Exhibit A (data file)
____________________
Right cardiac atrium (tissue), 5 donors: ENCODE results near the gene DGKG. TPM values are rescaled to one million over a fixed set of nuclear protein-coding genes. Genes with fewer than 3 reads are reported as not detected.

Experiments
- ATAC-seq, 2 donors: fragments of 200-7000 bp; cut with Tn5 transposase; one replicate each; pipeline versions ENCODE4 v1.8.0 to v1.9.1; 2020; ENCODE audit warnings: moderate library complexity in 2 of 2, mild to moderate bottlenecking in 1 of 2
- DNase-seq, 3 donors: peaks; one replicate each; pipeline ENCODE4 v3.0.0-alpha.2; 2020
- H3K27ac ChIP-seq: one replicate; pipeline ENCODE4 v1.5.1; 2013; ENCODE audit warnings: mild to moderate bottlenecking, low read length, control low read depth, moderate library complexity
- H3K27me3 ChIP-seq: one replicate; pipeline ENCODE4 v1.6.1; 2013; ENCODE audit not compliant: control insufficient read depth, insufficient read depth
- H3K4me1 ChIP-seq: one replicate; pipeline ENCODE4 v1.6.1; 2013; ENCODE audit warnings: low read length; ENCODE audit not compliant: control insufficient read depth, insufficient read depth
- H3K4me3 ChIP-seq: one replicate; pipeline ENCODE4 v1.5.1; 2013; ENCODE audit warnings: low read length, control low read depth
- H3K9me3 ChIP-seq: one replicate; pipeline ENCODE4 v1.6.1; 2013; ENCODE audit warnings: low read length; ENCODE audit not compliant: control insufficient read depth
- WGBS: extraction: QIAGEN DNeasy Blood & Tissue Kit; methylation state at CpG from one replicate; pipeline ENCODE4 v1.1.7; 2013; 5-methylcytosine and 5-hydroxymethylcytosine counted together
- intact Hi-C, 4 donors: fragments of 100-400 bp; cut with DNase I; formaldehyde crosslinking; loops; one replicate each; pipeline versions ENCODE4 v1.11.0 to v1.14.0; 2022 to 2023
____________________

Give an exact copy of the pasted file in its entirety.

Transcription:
Right cardiac atrium (tissue), 5 donors: ENCODE results near the gene DGKG. TPM values are rescaled to one million over a fixed set of nuclear protein-coding genes. Genes with fewer than 3 reads are reported as not detected.

Experiments
- ATAC-seq, 2 donors: fragments of 200-7000 bp; cut with Tn5 transposase; one replicate each; pipeline versions ENCODE4 v1.8.0 to v1.9.1; 2020; ENCODE audit warnings: moderate library complexity in 2 of 2, mild to moderate bottlenecking in 1 of 2
- DNase-seq, 3 donors: peaks; one replicate each; pipeline ENCODE4 v3.0.0-alpha.2; 2020
- H3K27ac ChIP-seq: one replicate; pipeline ENCODE4 v1.5.1; 2013; ENCODE audit warnings: mild to moderate bottlenecking, low read length, control low read depth, moderate library complexity
- H3K27me3 ChIP-seq: one replicate; pipeline ENCODE4 v1.6.1; 2013; ENCODE audit not compliant: control insufficient read depth, insufficient read depth
- H3K4me1 ChIP-seq: one replicate; pipeline ENCODE4 v1.6.1; 2013; ENCODE audit warnings: low read length; ENCODE audit not compliant: control insufficient read depth, insufficient read depth
- H3K4me3 ChIP-seq: one replicate; pipeline ENCODE4 v1.5.1; 2013; ENCODE audit warnings: low read length, control low read depth
- H3K9me3 ChIP-seq: one replicate; pipeline ENCODE4 v1.6.1; 2013; ENCODE audit warnings: low read length; ENCODE audit not compliant: control insufficient read depth
- WGBS: extraction: QIAGEN DNeasy Blood & Tissue Kit; methylation state at CpG from one replicate; pipeline ENCODE4 v1.1.7; 2013; 5-methylcytosine and 5-hydroxymethylcytosine counted together
- intact Hi-C, 4 donors: fragments of 100-400 bp; cut with DNase I; formaldehyde crosslinking; loops; one replicate each; pipeline versions ENCODE4 v1.11.0 to v1.14.0; 2022 to 2023